IF WE THOUGHT the regulatory situation with TV broadcasting was messy in New Zealand, trust me, it’s peanuts compared to what’s happening in the US right now.
The big US TV networks NBC, CBS and Fox are suing Dish Networks over its new set top box feature which allows users to automatically skip adverts. Remembering that this is happening in the land of the fee, and the home of the law firm, Dish network’s legal rottweilers are counter-suing them right back and have added broadcaster ABC… just because they can. As usual, there’s a whole lot at stake.
Superficially, for the average Joe and Joanne, not to mention everyone else involved, a set top box that can automatically skip advertisements sounds awesome: Broadcasters still get to sell advertising aimed at viewers watching without a box that can skip adverts, while those with Dish network set top boxes get an easier way to avoid ads (and who wouldn’t want to, given how truly ghastly US TV adverts are) and Dish gets new subscribers eager to take advantage of the new technology. So why has this gone thermonuclear with multiple TV networks pressing the big red button marked “Nuke Dish Networks”?
The answer here is advertising generated income, and lots of it.
CBS has explained its lawsuit in a statement to the media by saying that it believes that Dish is a service that “takes existing network content and modifies it in a manner than is unauthorised and illegal. We believe this is a clear violation of copyright law and we intend to stop it.” Fox’s explanation wasn’t terribly different, except to say that it was “given no choice but to file suit against one of our largest distributors, Dish Network, because of their surprising move to market a product with the clear goal of violating copyrights and destroying the fundamental underpinnings of the broadcast television ecosystem. Their wrongheaded decision requires us to take swift action in order to aggressively defend the future of free, over-the-air television.”
What is clearly at stake here is the very TV viewing experience of couch spud kind both in the US and anywhere that imports US designed set top boxes (such as New Zealand and Australia and the rest of the western world). In the US, adverts typically outnumber actual TV content across most networks, and most of those adverts are not only dire, but are also typically incredibly intrusive and annoying so it isn’t a huge surprise that there is a big demand by viewers to automatically skip them. Trouble is, adverts also pay for the content we all want and there is little in the way of an incentive for corporates to cough up large amounts of money for adverts that only a fraction of the national population will watch (that those left watching adverts are not likely to be the intended target market – as they’ll be either too poor or stupid to get a set top box able to skip adverts probably doesn’t bode well either).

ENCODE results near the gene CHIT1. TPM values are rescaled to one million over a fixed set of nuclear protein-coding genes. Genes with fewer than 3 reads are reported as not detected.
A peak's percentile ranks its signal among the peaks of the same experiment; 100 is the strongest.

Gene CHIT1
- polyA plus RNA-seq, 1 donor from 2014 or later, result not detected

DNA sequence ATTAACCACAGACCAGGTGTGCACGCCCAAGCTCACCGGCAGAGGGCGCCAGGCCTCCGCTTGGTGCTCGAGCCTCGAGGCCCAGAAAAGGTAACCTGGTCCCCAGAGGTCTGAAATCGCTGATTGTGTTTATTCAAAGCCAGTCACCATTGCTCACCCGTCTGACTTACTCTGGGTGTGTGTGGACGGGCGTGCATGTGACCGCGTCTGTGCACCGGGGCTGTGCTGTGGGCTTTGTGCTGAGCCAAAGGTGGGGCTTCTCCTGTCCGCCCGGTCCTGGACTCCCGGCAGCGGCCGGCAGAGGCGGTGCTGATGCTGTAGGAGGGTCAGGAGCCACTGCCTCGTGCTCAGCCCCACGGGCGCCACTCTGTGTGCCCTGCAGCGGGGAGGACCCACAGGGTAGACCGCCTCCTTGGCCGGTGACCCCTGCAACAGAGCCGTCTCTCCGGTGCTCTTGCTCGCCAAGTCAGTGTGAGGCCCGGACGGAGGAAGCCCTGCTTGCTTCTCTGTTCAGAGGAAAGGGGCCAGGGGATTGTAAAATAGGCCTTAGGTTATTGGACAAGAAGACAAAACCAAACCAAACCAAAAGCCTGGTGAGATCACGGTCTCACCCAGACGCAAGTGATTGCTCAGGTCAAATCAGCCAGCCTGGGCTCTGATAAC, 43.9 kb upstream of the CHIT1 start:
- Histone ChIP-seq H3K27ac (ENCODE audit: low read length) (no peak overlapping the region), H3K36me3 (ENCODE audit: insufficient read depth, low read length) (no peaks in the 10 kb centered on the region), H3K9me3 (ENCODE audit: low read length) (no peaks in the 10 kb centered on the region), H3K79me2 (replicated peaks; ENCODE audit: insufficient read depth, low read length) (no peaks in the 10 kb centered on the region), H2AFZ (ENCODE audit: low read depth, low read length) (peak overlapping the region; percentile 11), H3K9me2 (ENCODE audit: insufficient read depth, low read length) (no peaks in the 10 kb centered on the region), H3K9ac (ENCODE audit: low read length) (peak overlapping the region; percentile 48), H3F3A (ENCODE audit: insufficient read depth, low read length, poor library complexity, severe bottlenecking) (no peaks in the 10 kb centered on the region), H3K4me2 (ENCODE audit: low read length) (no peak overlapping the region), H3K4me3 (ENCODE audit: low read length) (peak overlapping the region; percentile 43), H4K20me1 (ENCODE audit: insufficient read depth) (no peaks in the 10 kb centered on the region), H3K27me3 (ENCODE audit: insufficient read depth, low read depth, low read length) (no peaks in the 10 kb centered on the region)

NBC’s statement pretty much sums this up: “Advertising generates the revenue that makes it possible for local broadcast stations and national broadcast networks to pay for the creation of the news, sports and entertainment programming that are the hallmark of American broadcasting. Dish simply does not have the authority to tamper with the ads from broadcast replays on a wholesale basis for its own economic and commercial advantage”.
Dish hasn’t taken this lying down, and its senior vice president of programming David Shull responded by saying that “consumers should be able to fairly choose for themselves what they do and do not want to watch,” going on to say that “viewers have been skipping commercials since the advent of the remote control; we are giving them a feature they want and that gives them more control.”
Dish’s counter argument against the networks argues that what’s at stake is “freedom of consumer choice [and] individual families’ choice to elect, if they want, to time shift their television viewing and watch recorded television without commercials”. Dish clearly needs to demonstrate that the claim it is bootlegging signals from the broadcasters is bogus (which shouldn’t be hard to do given Dish must have licence agreements with each of the three networks suing them).
Regardless of this, Dish also probably has a fairly compelling argument that its set top box is merely doing what existing and similar widgets (ranging from channel switching remotes to the hard drive recorder and even the ancient Beta or VHS VCR) have been able to do for the last 40 years – namely giving viewers the option of fast forwarding or skipping ads.
Still, regardless of the outcome of this legal flea circus, it is theoretically possible that it could be mandated that future set top box designs be altered so they can’t skip adverts. Having said this, might it not be an idea to create more pleasant adverts and perhaps less of them? Perhaps the networks could even look at creating adverts people actually want to watch, as shocking as the concept might be. Sadly, about the only clear winner likely to emerge from this fiasco is likely to be the lawyers. PAT PILCHER